It's funny that a lot of people who read the Mariners blogs these days haven't been exposed to the saga of Felix Hernandez's fastball. These people are lucky. They've never had to read about Felix throwing 23 fastballs in a row to lead off a game and get shelled in the first again. They've never spent hours analysing the way that the greatest hope of the franchise attempted to piss everything all away in an attempt to establish his pitches whilst feeling all manly-like. They've never spent hours agonising whether Felix will ever pull it all together, because now he has.
But for a while, things were looking pretty dicey. It's hard to believe now that Rafael Chaves, our 2007 pitching coach, had to resort to handing Felix a letter from Dave to try to get him to stop throwing fastballs so much. Back then, throwing 90% fastballs for the first four innings was the norm. And it was infuriating. Batters knew exactly what was coming, and no matter how good your fastball is, you can't just blow major league hitters away without changing things up at all. Felix showed flashes of potential through his first three and a half seasons with the club, seeming to take steps forward only to revert back to his old self the next start. So that was no fun. If he'd just cut down the predictable fastballs, we thought, we'd really have something on our hands.
A funny thing happened in 2009, though. He didn't cut down his fastball. Instead, it got better (by Fangraphs wFB/C). And at the same time, it got slower. Observe (and ignore 2005, as it's a partial season):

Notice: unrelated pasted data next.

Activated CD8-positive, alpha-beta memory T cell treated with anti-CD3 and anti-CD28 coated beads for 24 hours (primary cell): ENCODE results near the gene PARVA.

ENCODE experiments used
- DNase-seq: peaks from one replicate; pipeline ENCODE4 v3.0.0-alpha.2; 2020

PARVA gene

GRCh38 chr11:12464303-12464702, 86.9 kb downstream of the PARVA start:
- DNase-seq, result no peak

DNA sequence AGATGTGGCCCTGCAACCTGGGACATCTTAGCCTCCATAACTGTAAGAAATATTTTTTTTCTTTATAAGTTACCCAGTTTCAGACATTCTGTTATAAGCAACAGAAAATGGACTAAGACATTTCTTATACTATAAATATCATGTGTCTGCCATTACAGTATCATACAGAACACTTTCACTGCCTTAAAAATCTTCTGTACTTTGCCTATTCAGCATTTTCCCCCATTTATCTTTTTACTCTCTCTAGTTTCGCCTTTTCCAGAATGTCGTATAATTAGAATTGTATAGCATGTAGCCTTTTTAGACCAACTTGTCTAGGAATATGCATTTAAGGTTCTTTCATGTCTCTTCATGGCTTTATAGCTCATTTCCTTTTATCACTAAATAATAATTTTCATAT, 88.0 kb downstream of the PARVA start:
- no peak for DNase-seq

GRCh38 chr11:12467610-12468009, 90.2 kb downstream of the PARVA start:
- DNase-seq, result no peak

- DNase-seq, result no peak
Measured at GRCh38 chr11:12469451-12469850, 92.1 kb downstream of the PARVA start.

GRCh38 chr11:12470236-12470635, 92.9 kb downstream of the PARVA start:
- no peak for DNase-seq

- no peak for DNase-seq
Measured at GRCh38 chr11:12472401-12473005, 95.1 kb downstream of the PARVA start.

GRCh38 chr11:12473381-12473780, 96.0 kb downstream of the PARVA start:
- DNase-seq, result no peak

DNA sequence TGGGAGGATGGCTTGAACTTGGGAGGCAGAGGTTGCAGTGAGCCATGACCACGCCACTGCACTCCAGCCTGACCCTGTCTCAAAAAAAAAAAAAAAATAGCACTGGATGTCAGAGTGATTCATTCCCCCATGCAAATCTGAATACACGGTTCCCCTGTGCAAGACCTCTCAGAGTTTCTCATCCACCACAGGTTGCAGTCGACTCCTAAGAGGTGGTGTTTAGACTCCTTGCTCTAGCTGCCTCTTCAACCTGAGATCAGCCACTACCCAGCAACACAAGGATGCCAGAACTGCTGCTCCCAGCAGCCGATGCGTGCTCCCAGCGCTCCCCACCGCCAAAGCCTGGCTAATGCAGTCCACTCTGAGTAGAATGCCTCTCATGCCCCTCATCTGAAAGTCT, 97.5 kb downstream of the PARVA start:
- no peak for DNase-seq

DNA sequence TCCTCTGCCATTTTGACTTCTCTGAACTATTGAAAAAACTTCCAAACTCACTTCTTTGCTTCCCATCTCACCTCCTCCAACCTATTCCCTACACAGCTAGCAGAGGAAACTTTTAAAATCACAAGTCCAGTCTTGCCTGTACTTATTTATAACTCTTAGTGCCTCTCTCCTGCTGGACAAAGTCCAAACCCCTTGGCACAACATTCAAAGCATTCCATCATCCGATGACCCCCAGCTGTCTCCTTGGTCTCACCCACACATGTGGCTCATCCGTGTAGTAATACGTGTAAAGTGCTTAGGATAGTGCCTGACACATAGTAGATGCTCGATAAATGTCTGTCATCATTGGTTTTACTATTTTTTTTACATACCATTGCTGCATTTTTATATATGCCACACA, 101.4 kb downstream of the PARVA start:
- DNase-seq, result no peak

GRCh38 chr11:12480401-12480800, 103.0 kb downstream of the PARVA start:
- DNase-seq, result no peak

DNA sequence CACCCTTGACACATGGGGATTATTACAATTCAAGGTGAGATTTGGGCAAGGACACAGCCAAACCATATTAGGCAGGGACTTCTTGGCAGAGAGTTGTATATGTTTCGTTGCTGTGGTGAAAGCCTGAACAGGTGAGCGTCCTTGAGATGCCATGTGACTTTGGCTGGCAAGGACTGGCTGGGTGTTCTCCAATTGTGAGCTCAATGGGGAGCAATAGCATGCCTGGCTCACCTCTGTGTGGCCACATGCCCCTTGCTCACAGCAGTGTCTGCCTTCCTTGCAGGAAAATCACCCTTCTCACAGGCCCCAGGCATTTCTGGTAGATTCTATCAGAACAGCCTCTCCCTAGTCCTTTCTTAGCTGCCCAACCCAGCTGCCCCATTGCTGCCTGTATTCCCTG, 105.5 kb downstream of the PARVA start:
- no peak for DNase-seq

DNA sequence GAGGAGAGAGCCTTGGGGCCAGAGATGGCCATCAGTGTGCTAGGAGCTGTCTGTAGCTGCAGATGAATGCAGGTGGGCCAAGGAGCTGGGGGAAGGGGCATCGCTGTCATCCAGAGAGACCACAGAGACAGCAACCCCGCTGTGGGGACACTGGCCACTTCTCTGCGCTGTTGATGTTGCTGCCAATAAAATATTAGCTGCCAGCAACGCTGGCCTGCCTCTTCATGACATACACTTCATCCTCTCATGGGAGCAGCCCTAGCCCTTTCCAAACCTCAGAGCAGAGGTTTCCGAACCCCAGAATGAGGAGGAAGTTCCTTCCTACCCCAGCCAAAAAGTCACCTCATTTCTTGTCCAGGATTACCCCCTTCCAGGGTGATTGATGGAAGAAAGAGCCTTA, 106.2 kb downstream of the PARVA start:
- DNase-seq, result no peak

Figure 1: Felix Hernandez's seasonal fastball velocity and fastball value
Felix has lost more than 1.5 miles an hour off his fastball since 2007. That decrease corresponds to an increase in wFB/C of 1.41 runs per 100 fastballs thrown. I don't think the run values mean that much, as they're hugely influenced by his defence, but it's still striking to see how well velocity and value match up. And while he's throwing more fastballs more slowly, he's also working his 90mph death-change (his changeup is really, really, really good) in there more often, mixing pitches and keeping batters guessing. So the above isn't really a useful piece of analysis so much as an interesting little dataset and a chance to reflect on the times before Felix had truly ascended his throne.
Two seasons ago Felix threw as hard as anybody in the majors and couldn't get results. Now with experience, a filthy changeup, a resurgent curve, and a friendly defence on his side, he's a Cy Young contender at 23.
It was worth the wait and the struggle, wasn't it?